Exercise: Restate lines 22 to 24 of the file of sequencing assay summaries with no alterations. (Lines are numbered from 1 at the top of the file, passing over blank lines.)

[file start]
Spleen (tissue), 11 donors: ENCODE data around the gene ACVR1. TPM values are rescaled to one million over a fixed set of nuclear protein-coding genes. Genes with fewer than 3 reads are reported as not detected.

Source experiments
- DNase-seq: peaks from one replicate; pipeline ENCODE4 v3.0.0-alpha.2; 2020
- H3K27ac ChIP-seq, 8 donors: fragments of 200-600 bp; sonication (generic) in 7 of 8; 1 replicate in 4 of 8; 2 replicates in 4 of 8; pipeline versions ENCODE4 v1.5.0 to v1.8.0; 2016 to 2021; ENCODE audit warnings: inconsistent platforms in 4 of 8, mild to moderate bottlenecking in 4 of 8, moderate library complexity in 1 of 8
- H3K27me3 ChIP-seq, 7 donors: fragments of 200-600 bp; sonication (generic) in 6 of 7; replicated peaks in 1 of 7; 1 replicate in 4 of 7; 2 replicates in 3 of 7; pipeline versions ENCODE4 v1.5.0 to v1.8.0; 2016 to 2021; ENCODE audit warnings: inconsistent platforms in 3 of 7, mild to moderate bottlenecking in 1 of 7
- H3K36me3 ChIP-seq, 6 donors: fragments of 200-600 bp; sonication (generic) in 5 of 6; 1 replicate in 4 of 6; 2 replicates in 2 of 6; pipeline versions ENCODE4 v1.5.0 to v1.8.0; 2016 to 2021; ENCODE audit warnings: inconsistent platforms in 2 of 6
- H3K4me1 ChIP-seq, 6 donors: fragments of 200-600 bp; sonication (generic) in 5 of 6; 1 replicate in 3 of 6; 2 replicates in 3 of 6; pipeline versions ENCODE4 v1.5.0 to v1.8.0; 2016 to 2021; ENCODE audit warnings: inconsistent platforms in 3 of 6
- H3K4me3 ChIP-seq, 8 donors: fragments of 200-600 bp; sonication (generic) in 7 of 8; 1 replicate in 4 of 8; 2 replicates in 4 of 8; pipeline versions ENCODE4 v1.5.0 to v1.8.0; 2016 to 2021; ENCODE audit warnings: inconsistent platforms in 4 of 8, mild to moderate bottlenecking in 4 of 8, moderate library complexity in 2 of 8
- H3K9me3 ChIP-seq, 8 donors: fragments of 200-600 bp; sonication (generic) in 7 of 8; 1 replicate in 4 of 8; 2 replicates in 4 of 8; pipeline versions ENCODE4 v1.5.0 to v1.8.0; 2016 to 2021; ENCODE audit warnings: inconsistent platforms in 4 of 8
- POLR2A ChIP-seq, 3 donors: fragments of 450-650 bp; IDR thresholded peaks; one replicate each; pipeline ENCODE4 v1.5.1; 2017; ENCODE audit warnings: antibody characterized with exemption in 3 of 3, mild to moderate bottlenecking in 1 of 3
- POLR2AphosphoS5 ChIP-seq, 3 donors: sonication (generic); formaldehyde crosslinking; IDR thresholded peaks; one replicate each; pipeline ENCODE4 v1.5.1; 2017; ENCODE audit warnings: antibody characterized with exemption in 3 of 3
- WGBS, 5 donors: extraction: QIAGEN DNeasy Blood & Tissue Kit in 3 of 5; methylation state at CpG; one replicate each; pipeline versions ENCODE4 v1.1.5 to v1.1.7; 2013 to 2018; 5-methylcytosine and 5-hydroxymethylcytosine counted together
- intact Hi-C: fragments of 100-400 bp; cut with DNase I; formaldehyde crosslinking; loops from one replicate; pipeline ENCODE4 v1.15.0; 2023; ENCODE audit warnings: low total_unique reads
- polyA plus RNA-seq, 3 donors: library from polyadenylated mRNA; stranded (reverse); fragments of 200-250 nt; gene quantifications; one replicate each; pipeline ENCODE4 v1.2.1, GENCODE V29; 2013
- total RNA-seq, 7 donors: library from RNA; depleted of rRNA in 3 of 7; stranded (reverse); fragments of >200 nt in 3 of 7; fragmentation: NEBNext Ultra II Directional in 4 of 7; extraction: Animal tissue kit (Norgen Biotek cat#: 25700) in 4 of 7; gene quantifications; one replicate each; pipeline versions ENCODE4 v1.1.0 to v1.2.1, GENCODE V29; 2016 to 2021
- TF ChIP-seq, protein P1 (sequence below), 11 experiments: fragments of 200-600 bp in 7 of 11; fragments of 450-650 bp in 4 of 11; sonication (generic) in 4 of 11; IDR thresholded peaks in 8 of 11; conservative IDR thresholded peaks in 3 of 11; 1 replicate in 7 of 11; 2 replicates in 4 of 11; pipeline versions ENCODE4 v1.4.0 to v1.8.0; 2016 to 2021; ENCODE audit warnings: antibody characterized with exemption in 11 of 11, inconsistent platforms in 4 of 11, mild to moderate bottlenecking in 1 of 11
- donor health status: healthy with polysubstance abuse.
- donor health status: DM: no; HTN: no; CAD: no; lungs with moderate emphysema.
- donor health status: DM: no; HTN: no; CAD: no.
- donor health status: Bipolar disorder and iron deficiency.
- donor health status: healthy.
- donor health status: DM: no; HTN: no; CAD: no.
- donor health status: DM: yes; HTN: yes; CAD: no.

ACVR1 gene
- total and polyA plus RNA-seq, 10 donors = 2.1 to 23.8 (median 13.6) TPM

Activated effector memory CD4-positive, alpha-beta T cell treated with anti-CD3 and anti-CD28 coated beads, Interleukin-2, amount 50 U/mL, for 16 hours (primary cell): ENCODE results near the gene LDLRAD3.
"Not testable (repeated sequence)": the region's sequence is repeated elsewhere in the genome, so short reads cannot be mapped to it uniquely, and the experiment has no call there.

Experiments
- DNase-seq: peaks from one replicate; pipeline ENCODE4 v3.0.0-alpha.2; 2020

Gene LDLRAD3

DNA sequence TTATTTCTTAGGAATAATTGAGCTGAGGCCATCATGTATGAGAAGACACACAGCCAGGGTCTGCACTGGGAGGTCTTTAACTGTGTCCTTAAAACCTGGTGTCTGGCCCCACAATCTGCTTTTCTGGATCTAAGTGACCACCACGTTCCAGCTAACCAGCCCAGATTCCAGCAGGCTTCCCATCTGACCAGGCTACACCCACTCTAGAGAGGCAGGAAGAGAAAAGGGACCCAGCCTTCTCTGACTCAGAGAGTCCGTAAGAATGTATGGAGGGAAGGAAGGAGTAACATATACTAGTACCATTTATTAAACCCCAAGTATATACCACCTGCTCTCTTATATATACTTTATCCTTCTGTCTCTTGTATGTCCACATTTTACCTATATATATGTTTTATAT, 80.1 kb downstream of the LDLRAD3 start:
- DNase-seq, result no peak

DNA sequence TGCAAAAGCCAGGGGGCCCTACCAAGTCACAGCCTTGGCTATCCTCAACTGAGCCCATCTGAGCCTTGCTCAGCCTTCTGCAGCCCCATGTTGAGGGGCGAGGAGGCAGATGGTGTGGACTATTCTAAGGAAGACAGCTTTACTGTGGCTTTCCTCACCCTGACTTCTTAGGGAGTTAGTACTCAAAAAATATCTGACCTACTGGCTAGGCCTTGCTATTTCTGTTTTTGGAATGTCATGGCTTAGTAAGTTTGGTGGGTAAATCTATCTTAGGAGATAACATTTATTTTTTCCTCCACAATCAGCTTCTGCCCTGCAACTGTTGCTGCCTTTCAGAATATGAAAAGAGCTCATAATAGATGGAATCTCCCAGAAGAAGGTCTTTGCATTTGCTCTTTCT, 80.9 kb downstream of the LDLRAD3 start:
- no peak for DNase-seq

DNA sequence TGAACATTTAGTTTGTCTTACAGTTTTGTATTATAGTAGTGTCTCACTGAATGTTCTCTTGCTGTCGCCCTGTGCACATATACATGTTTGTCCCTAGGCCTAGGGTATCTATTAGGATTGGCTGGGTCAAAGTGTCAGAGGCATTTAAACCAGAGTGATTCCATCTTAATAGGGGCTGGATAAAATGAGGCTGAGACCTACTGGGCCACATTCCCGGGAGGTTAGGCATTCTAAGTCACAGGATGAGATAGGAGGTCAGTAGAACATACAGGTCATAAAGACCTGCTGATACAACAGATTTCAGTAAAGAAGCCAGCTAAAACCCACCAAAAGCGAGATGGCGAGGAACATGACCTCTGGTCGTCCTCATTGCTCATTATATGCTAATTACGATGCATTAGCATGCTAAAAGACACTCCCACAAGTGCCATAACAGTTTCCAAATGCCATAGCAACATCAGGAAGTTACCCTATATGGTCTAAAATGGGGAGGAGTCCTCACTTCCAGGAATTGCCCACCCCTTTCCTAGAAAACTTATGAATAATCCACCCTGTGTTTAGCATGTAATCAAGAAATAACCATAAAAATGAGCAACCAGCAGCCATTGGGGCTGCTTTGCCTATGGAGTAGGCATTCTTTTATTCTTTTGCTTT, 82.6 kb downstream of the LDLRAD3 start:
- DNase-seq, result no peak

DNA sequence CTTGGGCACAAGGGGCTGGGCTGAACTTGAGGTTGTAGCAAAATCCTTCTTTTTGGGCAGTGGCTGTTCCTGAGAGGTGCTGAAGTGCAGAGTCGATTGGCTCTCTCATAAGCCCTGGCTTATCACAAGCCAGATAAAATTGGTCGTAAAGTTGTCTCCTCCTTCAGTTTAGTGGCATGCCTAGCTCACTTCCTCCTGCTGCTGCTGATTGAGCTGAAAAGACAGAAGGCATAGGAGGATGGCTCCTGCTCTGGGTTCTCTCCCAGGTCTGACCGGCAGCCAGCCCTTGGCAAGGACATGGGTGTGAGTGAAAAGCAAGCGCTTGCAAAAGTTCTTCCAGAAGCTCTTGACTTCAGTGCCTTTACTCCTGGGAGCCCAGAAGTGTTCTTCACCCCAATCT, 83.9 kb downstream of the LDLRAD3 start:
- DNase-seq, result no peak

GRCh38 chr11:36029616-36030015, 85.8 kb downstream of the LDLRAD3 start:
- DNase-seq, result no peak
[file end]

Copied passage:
- donor health status: DM: no; HTN: no; CAD: no.
- donor health status: DM: yes; HTN: yes; CAD: no.

ACVR1 gene